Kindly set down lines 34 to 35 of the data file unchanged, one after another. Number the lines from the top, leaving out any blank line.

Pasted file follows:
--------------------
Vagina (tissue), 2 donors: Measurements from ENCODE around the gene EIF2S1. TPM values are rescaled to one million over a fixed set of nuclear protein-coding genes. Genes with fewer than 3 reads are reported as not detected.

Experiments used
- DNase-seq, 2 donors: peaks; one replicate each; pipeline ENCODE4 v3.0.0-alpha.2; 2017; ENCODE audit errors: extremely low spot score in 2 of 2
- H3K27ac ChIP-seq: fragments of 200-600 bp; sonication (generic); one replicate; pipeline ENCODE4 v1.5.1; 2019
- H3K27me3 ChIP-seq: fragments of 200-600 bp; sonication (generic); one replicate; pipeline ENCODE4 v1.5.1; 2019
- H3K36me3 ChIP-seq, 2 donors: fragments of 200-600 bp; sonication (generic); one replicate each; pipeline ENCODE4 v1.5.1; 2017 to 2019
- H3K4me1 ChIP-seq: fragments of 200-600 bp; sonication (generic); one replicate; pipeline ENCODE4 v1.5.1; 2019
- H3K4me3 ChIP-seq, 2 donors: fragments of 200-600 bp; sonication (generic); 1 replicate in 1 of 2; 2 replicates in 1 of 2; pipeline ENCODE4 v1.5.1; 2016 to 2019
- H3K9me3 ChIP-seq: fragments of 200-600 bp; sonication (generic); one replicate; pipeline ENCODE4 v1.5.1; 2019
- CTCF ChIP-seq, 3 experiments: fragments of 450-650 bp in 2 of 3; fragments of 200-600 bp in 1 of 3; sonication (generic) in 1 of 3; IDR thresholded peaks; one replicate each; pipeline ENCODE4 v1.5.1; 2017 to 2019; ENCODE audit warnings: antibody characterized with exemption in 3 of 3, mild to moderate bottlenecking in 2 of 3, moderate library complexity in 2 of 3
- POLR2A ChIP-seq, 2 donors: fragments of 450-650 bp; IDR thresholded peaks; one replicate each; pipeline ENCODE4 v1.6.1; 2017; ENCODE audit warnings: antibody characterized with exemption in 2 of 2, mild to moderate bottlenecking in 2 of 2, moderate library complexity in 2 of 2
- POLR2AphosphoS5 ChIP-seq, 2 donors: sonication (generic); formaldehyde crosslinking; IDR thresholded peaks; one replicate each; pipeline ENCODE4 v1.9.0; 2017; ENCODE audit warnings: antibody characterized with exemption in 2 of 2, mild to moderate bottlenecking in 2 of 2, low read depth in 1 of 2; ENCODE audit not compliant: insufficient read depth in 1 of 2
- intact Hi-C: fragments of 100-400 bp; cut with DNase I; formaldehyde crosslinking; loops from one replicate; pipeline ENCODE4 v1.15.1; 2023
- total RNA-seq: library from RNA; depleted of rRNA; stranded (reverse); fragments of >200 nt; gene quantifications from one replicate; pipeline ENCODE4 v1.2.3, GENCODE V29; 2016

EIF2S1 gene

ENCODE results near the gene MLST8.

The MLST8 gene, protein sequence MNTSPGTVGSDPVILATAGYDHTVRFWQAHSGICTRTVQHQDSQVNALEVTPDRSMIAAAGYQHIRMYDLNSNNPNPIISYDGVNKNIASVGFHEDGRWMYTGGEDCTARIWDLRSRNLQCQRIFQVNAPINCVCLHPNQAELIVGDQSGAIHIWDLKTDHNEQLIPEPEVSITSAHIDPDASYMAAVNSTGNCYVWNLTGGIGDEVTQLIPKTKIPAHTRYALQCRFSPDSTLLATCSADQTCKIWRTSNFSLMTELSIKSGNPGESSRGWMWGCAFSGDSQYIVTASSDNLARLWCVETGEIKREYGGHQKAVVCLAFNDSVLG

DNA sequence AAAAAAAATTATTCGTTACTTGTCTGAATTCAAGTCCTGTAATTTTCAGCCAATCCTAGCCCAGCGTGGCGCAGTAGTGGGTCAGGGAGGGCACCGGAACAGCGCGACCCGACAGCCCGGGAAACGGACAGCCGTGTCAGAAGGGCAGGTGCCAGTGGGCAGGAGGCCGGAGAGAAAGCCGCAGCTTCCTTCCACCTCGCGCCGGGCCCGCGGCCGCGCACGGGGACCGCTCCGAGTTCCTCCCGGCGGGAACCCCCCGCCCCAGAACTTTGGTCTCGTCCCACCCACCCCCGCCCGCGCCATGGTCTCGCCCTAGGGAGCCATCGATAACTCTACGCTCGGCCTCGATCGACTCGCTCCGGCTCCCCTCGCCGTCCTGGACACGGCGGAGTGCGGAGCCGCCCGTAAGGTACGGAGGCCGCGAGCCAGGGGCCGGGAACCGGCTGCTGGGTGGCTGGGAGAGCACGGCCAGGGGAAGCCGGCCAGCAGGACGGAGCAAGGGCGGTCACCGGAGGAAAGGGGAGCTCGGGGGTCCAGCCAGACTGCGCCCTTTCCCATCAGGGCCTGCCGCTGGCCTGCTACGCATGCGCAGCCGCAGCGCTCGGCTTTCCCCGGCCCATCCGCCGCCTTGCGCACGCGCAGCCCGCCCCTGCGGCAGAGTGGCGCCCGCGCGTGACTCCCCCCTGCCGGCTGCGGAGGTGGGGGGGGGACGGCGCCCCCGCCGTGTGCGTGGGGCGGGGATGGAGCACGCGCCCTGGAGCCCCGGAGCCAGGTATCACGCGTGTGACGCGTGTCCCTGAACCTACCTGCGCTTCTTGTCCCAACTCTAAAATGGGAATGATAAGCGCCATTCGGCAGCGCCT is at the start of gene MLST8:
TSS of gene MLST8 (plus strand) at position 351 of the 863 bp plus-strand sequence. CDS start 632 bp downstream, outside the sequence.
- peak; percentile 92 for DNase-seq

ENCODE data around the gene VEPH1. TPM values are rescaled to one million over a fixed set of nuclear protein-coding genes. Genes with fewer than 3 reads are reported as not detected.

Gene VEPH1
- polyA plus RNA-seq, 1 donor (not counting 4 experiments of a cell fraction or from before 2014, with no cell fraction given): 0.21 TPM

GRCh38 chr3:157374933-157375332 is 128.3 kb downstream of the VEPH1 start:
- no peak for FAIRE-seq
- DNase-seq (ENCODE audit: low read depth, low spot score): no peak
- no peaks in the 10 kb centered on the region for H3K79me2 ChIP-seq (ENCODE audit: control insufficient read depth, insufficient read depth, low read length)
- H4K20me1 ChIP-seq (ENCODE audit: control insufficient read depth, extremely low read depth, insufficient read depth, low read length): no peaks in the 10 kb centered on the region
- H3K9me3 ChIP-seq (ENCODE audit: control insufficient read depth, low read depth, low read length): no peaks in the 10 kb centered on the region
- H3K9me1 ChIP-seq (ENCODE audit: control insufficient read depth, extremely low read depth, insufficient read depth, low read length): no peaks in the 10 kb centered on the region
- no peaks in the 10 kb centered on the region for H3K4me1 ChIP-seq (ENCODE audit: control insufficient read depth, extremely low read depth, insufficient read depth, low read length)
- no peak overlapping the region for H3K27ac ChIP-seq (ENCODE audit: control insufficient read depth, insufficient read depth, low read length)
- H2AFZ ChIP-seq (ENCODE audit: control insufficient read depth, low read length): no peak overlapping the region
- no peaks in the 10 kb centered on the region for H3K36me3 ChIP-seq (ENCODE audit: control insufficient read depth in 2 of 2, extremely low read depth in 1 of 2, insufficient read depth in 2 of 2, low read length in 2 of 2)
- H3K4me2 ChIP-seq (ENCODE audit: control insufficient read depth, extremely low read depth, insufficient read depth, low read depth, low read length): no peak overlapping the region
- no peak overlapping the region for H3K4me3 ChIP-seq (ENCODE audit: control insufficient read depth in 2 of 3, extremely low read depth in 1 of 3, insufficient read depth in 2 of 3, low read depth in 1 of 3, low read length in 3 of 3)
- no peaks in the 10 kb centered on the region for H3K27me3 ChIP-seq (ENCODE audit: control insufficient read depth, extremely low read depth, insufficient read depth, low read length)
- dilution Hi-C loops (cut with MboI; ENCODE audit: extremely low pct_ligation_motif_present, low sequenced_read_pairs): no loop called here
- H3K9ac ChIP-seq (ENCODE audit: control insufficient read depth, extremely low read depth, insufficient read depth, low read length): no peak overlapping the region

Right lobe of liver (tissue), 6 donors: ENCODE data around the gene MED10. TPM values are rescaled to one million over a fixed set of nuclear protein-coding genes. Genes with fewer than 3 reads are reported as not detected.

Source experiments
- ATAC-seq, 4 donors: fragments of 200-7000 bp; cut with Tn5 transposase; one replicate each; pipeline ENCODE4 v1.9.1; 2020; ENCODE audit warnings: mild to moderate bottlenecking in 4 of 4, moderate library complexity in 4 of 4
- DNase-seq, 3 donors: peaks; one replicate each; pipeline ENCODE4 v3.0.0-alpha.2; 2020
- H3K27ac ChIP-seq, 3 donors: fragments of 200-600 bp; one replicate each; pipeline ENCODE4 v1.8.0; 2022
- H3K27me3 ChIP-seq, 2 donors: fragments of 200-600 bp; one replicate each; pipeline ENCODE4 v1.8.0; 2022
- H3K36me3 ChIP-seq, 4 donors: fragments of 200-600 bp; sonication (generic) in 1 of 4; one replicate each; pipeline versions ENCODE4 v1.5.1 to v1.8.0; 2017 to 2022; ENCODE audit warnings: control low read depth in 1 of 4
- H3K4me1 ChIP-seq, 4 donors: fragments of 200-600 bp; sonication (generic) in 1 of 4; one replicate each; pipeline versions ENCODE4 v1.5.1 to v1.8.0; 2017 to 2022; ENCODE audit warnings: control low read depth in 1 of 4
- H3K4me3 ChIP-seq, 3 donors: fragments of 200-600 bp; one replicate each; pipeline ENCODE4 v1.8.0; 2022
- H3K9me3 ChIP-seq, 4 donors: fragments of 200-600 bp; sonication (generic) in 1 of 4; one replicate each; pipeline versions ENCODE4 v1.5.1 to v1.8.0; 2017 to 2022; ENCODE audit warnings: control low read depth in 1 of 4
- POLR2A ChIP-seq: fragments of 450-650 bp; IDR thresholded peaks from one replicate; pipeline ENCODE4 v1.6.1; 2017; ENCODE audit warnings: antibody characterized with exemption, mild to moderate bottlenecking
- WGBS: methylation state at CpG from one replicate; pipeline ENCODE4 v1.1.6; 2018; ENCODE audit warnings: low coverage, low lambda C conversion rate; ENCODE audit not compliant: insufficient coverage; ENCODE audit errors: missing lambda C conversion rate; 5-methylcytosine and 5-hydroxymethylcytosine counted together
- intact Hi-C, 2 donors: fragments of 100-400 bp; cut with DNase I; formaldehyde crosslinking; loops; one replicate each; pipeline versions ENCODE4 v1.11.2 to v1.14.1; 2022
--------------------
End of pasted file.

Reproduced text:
- no peaks in the 10 kb centered on the region for H3K36me3 ChIP-seq (ENCODE audit: control insufficient read depth in 2 of 2, extremely low read depth in 1 of 2, insufficient read depth in 2 of 2, low read length in 2 of 2)
- H3K4me2 ChIP-seq (ENCODE audit: control insufficient read depth, extremely low read depth, insufficient read depth, low read depth, low read length): no peak overlapping the region